No, Nancy.  Pink ribbons do not matter.  The lives of the 40,000+ dying of metastatic breast cancer each year in the U.S. matter.  Their partners, their children – the lives of all who have been diagnosed and will be diagnosed – they matter.  They should be the priority  and Nancy & Co. act as if these valid complaints are mere annoyances, like we are a bunch of Internet loud mouths.   The average lifespan of someone diagnosed with stage 4 is 33 months, and a pink ribbon isn’t going to change that.   We need change.  Now.

2015 marks the first time Komen lets you make a donation to metastatic breast cancer research

This past October marked the first time Komen allowed its donors to allocate where they want their money to go, and research toward metastatic breast cancer was one of the options.  It’s 2015, and this is the first time they have done this.  Why has it taken so long?  Could it be that the Komen push-back from all of us Internet loud mouths made some Komen folks realize that their priorities are jacked up?

However, this option only came about mid-October, and it was initially advertised as an option only available until the end of October!  What the deuce?  Did I miss the memo that metastatic breast cancer goes away when the calendar reaches November 1?

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I guess they listened to others also going, “Um, what?  This is only an option until October 31?” and changed their minds.  If you make a donation to Komen, you can still choose your donation to go toward metastatic breast cancer research.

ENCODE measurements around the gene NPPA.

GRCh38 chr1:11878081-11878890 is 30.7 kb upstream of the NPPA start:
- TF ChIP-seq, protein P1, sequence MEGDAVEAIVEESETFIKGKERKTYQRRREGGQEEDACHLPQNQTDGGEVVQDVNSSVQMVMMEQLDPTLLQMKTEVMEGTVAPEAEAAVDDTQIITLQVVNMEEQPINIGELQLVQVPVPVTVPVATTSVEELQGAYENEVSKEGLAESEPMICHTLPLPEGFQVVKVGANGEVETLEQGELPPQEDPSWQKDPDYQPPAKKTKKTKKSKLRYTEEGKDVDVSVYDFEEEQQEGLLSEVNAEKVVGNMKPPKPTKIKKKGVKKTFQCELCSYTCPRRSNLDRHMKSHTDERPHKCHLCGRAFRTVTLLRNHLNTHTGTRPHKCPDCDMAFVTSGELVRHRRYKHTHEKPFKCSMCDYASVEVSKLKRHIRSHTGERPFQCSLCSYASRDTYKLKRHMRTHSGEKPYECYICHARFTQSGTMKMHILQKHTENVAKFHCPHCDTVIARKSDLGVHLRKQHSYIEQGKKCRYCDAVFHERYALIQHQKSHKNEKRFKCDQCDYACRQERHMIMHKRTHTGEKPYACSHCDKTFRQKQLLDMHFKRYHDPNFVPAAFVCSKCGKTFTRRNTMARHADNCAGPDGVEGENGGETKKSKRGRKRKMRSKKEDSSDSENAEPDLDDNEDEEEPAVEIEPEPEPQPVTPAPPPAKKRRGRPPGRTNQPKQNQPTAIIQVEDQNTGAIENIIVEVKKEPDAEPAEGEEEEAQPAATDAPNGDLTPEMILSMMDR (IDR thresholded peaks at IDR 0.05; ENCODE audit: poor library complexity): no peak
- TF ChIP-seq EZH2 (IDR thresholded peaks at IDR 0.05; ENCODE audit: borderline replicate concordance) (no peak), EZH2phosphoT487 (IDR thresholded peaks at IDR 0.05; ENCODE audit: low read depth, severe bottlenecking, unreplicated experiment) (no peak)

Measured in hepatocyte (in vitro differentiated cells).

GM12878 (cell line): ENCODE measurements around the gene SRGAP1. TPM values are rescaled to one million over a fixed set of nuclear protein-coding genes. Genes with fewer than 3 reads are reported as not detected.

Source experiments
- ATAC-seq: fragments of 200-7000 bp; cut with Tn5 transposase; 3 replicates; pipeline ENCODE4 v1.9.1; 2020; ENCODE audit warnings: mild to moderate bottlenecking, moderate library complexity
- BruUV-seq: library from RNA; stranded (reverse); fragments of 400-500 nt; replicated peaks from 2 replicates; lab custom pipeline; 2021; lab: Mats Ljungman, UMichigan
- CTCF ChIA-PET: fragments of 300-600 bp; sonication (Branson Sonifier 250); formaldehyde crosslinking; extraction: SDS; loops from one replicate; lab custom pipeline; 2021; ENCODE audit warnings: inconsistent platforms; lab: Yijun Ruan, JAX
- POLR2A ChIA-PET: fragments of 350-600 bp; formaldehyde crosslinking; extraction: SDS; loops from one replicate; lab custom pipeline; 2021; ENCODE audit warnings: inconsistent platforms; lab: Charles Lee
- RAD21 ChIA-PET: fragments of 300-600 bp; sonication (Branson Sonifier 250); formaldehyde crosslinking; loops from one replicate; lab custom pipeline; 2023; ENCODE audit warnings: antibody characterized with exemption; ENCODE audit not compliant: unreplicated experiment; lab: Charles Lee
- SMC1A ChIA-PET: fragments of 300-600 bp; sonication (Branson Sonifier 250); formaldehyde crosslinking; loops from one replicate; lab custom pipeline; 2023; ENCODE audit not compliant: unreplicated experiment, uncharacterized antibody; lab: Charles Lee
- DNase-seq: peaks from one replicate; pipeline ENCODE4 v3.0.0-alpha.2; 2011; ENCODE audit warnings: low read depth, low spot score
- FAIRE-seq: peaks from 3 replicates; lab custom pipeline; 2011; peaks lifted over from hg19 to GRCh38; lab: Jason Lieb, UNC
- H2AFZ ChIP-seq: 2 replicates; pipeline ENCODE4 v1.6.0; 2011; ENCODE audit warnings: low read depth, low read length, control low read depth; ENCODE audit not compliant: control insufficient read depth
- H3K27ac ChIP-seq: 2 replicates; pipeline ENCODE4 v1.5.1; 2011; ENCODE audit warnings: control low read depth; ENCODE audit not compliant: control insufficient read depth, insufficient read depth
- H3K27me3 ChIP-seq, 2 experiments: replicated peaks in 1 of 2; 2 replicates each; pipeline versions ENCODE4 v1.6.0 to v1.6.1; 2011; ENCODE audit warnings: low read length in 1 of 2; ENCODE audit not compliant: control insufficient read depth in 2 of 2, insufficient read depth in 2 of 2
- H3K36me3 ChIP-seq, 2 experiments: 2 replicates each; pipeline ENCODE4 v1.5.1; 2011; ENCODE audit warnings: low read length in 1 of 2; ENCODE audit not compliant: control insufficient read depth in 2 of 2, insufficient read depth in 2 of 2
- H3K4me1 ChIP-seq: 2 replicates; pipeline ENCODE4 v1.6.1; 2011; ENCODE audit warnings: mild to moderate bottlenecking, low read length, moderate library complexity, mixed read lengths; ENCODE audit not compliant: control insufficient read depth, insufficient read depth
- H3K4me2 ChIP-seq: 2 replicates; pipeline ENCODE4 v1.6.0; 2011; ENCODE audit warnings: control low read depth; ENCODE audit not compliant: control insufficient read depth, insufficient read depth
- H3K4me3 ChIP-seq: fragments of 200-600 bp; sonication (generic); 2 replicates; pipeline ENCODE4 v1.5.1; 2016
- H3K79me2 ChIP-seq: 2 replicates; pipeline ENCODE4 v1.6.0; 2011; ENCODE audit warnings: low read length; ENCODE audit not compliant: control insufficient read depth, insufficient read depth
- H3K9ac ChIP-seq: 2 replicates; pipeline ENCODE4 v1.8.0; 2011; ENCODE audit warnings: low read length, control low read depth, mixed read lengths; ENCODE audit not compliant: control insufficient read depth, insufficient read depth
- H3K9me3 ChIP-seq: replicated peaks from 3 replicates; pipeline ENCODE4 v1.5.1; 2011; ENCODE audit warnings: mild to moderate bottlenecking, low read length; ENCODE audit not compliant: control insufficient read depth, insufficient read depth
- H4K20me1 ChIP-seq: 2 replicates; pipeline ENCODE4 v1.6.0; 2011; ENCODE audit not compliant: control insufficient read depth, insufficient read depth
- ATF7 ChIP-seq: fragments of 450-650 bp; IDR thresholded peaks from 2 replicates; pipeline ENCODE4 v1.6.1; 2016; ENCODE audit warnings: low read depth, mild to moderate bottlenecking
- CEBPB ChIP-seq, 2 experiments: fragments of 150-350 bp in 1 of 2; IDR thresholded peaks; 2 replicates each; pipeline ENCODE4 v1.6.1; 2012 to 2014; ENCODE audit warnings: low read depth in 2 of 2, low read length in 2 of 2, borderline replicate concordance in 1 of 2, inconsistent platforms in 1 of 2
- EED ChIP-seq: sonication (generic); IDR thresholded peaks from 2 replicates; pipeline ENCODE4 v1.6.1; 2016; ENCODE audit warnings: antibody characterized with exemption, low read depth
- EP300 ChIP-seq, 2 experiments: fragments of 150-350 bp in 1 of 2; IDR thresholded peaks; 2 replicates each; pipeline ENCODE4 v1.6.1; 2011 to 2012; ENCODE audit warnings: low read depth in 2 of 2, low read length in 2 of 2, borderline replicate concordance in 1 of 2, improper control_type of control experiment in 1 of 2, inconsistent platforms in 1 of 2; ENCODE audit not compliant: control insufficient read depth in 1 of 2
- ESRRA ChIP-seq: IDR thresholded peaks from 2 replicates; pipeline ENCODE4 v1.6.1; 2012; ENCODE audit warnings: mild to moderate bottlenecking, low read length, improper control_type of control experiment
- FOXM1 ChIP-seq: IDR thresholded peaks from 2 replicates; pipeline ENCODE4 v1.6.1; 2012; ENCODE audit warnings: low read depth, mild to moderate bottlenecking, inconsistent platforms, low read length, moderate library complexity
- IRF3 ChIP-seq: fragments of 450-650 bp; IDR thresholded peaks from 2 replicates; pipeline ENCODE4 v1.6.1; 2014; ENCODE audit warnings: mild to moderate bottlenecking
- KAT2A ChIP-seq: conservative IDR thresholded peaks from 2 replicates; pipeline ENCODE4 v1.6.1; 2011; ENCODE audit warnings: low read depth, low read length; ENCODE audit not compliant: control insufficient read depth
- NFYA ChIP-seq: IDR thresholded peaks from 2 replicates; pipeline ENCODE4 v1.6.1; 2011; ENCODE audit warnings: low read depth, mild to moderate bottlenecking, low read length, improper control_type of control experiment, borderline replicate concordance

Of course, though, this is still Komen, and they will always find a way to take your money, as pointed out by Bravery, Grace and Badassery.

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Does Komen really need that much financial help for its administrative costs that it still insists on taking funds for metastatic breast cancer research?  Get the hell out with this nonsense.

This organization has been claiming to be in this “for the cure” for the previous three decades.  Shouldn’t research for metastatic breast cancer be the primary focus so many, many years ago?  The only type of breast cancer that kills is metastatic breast cancer.

Komen likes misleading statistics

During Pinktober, the Susan G. Komen Foundation posted a pastel, feminine looking graphic with words and numbers together, which would lead you to believe that we are WINNING this fight on breast cancer:

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Ugh.   Ugh.  Ugh some more.

The five-year statistic is bull, it’s just plain bull.  It’s a misleading statement for a national organization to make, and all it does is make the general public LESS aware about breast cancer.  I’m sure all the Komen supporters saw that graphic on Facebook and said, “Yes, we are winning!  Well done, everyone.  Well done.”